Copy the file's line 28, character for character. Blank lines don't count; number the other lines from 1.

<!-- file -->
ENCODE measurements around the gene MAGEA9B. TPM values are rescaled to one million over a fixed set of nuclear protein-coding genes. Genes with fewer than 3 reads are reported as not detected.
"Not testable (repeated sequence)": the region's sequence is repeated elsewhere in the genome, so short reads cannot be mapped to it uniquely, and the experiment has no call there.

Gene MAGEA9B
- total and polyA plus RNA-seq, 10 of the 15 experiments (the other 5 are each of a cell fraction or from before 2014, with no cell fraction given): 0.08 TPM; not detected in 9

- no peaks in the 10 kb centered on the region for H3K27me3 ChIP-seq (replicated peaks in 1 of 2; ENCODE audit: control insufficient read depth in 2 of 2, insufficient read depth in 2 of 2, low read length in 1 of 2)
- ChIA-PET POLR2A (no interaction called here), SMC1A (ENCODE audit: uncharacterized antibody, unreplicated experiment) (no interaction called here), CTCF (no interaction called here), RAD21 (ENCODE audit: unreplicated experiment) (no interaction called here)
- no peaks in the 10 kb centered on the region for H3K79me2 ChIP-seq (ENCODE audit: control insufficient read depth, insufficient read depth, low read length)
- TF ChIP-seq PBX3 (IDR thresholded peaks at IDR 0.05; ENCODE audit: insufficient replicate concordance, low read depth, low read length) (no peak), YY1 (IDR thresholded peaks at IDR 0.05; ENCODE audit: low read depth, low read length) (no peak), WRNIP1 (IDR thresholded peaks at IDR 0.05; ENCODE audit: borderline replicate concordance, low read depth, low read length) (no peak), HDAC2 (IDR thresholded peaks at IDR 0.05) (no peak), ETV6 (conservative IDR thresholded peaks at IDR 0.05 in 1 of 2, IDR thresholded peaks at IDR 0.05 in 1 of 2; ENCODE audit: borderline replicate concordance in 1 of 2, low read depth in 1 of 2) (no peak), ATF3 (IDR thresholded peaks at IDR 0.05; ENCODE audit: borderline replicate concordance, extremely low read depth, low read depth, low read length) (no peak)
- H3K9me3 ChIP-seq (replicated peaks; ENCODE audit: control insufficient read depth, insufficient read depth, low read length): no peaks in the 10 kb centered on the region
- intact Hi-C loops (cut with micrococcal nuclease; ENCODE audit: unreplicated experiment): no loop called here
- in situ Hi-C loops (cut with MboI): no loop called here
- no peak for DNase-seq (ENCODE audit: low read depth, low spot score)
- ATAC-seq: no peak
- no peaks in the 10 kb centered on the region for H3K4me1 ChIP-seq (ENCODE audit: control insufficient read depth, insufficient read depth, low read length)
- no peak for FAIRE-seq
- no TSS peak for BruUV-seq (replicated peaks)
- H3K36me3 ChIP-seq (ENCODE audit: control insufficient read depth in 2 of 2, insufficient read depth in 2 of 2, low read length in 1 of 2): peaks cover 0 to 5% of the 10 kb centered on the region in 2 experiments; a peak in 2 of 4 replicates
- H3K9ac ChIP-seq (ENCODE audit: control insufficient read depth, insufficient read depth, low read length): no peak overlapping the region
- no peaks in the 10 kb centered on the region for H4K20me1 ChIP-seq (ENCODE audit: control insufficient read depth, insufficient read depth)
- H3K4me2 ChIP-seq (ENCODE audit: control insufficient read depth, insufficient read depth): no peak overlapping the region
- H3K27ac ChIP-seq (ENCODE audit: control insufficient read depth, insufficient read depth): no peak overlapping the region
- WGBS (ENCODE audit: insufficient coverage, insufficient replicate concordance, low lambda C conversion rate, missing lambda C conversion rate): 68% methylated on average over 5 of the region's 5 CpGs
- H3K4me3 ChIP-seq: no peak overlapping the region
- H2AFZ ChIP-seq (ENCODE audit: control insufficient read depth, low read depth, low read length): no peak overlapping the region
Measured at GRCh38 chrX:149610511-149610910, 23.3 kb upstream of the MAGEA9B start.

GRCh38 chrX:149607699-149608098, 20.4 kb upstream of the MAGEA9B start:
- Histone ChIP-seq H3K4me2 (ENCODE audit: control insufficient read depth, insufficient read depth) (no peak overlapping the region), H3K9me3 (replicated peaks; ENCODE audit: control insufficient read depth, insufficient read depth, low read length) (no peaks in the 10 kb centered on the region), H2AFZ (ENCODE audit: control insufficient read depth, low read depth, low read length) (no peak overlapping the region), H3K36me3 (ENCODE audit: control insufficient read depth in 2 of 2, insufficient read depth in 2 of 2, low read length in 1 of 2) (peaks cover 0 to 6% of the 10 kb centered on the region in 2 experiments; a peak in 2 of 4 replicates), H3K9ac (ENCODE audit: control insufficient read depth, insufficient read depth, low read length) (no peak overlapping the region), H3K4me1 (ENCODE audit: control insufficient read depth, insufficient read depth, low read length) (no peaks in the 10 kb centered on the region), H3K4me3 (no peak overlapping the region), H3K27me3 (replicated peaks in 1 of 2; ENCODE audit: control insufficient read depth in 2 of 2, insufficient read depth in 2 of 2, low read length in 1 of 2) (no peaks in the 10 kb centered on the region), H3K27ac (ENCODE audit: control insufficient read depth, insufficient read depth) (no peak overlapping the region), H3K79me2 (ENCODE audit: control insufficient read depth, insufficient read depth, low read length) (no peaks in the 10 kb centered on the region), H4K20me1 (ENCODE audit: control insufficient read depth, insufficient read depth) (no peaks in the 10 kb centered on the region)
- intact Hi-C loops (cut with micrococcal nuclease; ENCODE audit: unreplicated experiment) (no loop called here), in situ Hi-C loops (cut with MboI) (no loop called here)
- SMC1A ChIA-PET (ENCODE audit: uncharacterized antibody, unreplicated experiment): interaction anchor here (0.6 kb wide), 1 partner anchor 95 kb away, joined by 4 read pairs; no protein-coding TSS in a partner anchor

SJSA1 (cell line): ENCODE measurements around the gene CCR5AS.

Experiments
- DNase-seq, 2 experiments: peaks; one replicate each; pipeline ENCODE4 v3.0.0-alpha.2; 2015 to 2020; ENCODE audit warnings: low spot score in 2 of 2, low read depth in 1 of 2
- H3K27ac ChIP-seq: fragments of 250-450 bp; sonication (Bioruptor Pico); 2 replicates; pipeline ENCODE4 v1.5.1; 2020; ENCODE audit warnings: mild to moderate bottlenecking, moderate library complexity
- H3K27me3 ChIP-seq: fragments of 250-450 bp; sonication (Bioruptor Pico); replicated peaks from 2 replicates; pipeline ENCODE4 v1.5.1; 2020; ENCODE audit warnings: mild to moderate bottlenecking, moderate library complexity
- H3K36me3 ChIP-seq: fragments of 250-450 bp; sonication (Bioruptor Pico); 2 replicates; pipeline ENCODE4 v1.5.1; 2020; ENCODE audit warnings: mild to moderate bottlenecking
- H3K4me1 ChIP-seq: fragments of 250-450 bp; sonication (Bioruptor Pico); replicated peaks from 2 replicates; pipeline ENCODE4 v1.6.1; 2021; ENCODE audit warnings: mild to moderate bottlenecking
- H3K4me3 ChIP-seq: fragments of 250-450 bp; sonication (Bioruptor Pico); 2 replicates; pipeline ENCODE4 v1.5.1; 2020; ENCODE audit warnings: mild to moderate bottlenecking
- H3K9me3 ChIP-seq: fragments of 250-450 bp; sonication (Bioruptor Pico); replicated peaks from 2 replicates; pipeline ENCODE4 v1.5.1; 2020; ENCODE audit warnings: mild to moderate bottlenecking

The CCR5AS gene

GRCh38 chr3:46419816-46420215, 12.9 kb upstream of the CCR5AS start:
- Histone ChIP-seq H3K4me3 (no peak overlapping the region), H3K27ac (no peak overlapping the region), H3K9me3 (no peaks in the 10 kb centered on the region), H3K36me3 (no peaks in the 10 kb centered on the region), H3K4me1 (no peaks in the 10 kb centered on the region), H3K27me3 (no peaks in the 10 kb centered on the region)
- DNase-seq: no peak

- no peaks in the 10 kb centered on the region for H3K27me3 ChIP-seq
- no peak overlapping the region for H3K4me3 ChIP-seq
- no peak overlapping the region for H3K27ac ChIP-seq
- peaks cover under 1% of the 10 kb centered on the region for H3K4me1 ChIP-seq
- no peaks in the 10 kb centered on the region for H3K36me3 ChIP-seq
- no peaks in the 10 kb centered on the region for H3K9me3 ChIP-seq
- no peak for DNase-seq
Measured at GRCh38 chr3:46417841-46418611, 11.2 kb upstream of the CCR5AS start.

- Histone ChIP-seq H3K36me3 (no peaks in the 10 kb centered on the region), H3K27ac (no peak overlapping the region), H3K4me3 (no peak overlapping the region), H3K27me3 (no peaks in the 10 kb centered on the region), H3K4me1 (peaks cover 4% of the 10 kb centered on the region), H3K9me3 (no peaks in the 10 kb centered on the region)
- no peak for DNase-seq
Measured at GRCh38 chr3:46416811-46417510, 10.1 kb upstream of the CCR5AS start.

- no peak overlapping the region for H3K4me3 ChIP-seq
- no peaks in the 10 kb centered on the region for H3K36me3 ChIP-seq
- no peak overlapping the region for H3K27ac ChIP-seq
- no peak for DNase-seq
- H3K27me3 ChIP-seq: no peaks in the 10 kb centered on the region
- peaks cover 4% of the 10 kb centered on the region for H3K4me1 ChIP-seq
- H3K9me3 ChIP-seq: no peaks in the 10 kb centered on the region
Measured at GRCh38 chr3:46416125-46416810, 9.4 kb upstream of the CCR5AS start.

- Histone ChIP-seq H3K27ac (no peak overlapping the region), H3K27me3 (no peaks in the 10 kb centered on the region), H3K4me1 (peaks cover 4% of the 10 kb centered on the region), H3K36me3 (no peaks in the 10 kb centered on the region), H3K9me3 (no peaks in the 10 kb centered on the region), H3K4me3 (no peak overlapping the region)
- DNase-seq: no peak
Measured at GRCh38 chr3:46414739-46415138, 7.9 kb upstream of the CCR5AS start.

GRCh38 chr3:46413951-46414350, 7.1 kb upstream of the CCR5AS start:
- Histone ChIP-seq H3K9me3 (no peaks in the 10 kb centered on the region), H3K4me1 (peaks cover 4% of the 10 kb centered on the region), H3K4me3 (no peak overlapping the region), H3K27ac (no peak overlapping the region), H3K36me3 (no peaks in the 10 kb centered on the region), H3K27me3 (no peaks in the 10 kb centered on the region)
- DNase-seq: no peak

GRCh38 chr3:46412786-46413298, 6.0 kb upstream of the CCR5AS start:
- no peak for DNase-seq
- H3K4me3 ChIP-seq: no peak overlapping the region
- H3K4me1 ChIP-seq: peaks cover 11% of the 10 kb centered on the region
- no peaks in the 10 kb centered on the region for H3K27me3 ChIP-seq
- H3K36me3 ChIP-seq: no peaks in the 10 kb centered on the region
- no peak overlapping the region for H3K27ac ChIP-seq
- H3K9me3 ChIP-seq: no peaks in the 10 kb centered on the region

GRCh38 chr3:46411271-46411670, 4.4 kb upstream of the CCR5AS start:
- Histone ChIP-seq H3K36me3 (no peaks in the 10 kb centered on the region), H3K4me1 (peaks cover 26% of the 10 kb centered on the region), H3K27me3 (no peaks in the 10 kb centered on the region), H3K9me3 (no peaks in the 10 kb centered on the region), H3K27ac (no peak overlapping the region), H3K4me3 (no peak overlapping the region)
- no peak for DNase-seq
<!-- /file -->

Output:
- intact Hi-C loops (cut with micrococcal nuclease; ENCODE audit: unreplicated experiment) (no loop called here), in situ Hi-C loops (cut with MboI) (no loop called here)